By Joe Castaneda
I’ve started training for my first 1/2 marathon. When I started 5 weeks ago I didn’t like running. Ok, that’s a bit of an understatement because I once told a guy “I’d almost rather have all four of my wisdom teeth pulled out again, then run for any length of time.” True story. But now, after 25 miles on the treadmill…I still pretty much hate it. Honestly, running just isn’t my thing.
But the discipline of running has helped me learn a few lessons, and for today’s three thoughts for the weekend, I wanted to share what three lessons I’ve learned from running.
It’s ok not being able to run as fast as others: I like excelling at what I do. When it comes to running, however, I’m not at the front of the pack compared to my running friends. A few weeks ago my friend Aaron posted on facebook, “It felt good to run for the first time in 9 years [slight exaggeration], and the fact I ran a 5k in under 21 minutes made me feel pretty good. Can’t wait until I get a 5k back under 2 minutes [slight exaggeration].” Some of you running types chuckled at a 21-minute 5k, but Aaron will get that down, mainly because his wife runs a 15-minute 5k [pretty sure that’s NOT an exaggeration!] and he’ll want to keep up. My best 5k so far? I barely ran it in under 11 minutes/mile — my best 5k was 33 minutes and 59 seconds! Aaron’s wife Evey would have lapped me, then handed me a cup of water at the end of my run after she had run a 10k, painted her toe nails and mowed the lawn while waiting for me to finish. She’s a runner. She loves running. And it’s A-Okay with me! I’m learning that my running isn’t about beating anyone else but me. I’m just working to get out of my own head so I can “run my race” and finish the course in front of me. It’s ok not being able to run as fast as others. My growth will happen as I work to finish the race — not as I work to beat any particular runner. Aaron and Evey, I guess you’re safe for now!
- There can still be joy in running: Have I mentioned that I still don’t like running? Even as I write this I’m dreading the fact that I am choosing to work out again tomorrow, and that means another 25-35 minutes on the treadmill. Yea. Here’s a bigger problem — I don’t have to like running but I can still choose to receive joy from this activity. This is where I can really dislike the Bible, because it reminds me how much choice God has given me in the joy and happiness I experience in life. Most people equate joy with circumstances — if things are “going good” then they are happy. The Bible however, reminds us that joy is a choice. “Rejoice in the Lord always” said the Apostle Paul, “again I tell you, rejoice.” Joy is a choice not a reaction to my journey. That means when I put myself on the stationary torture device tomorrow, my attitude will have nothing to do with the speed at which I’m running or the ease — or lack-of-ease — I’m feeling in my pace. My attitude will be decided long before I step up.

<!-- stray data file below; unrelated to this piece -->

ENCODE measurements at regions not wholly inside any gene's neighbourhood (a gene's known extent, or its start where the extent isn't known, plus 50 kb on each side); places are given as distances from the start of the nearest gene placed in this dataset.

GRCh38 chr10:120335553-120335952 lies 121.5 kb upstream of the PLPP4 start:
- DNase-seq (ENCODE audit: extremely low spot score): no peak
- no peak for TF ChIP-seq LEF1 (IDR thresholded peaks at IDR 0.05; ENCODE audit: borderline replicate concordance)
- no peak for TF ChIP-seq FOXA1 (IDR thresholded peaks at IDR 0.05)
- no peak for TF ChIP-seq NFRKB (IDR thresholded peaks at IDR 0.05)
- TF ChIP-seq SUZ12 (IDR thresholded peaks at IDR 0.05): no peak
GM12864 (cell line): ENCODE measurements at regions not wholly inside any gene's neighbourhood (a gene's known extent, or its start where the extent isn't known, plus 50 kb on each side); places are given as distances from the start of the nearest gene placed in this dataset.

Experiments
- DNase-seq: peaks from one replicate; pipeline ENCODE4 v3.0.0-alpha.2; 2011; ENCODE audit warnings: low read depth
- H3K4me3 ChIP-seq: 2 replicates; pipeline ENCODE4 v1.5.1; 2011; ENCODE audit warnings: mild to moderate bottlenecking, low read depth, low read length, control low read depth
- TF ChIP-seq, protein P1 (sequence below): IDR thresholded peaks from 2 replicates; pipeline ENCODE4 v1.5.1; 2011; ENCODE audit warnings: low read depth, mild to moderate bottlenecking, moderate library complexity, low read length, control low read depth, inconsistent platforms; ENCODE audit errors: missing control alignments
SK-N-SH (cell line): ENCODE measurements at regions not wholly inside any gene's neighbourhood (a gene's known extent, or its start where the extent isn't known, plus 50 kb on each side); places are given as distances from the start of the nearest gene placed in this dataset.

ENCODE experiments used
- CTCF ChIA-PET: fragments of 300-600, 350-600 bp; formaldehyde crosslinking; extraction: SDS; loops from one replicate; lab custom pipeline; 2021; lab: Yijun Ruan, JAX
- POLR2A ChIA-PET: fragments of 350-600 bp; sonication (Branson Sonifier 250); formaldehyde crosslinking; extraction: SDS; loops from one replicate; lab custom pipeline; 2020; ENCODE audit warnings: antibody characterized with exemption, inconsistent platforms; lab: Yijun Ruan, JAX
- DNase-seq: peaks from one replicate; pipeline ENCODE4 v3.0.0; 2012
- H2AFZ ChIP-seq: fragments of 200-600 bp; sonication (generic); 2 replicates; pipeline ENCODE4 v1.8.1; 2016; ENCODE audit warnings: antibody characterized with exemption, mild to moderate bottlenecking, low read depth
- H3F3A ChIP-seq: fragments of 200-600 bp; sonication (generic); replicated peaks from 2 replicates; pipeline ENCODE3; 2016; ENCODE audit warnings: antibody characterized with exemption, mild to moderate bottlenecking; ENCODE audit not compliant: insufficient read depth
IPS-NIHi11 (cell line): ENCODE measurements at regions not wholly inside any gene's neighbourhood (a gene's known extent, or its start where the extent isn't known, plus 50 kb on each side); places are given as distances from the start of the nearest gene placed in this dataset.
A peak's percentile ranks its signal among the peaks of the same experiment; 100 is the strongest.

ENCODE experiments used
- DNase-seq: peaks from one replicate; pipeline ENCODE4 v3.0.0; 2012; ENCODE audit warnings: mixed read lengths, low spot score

Running is challenging my mind to be stronger: Have you ever heard of a “runner’s wall”? It’s the mental barrier a runner has to get through in order to reach their long-distance goals. My wall used to hit me in the first 100 feet of running [NOT an exaggeration!]. Now I can run a mile without straining too much, but from mile 1.5 to 2.5 I hit this mental barrier that slaps me silly every time. It’s almost embarrassing to admit how much I want to quit running during that mile stretch. My feet start complaining, “ouch…running hurts us” and then my calves chime in, “Hey, you feel this strain? You’re not going to be able to use us for walking for a year if you don’t quit RIGHT NOW!” Don’t get me started on my hips, my abs and my lungs — the higher you go the worse the whining gets. I start out with the desire to run 3 miles and at 1.5 I’m thinking, “Maybe I should just stop now and lie to all my friends about how far I’ve run.” Seriously, I’m pathetic. However, the experience of getting through that wall and choosing to get past my feeble attempts at stopping are powerful tools in my arsenal. Every time I choose to keep going when I want to stop, every time I press on through the discomfort, and every time I choose to go another 1/4 mile and another 1/4 mile and then another 1/4 mile…I give myself confidence for other, non-running barriers, too. Like those days when marriage feels too hard, I’m able to remember what it feels like to kick down a barrier and I can step up my game and press on into my God-given role as a husband. “Husbands love your wives as Christ loved the church” is much more about choice then about how I’m feeling! Have you ever wanted to just give your kids away and be done parenting? In those moments I need God’s help to be mentally strong, to choose to make good parenting choices even when I’d rather take a shortcut. It’s not easy, but running has helped to strengthen my resolve.
I don’t like running, but I’m thankful for what I’m learning. I want to keep pressing on in this training, because this 1/2 marathon is so much bigger than just a road race. It’s a big metaphor for God’s work in my life in 2014, and every time I step on the treadmill I remember the words of Hebrews 12:1-2, “let us therefore throw off everything that hinders, and the sin that so easily entangles, and let us run with perseverance the race marked out for us. And let us fix our eyes on Jesus, the author and perfecter of our faith…” And with those words bouncing around in my head tomorrow, I will keep running my race with joy, even though I’m slower than many, because I know I’m getting stronger.
Go ahead and take the plunge, life — even running! — is always better on the water!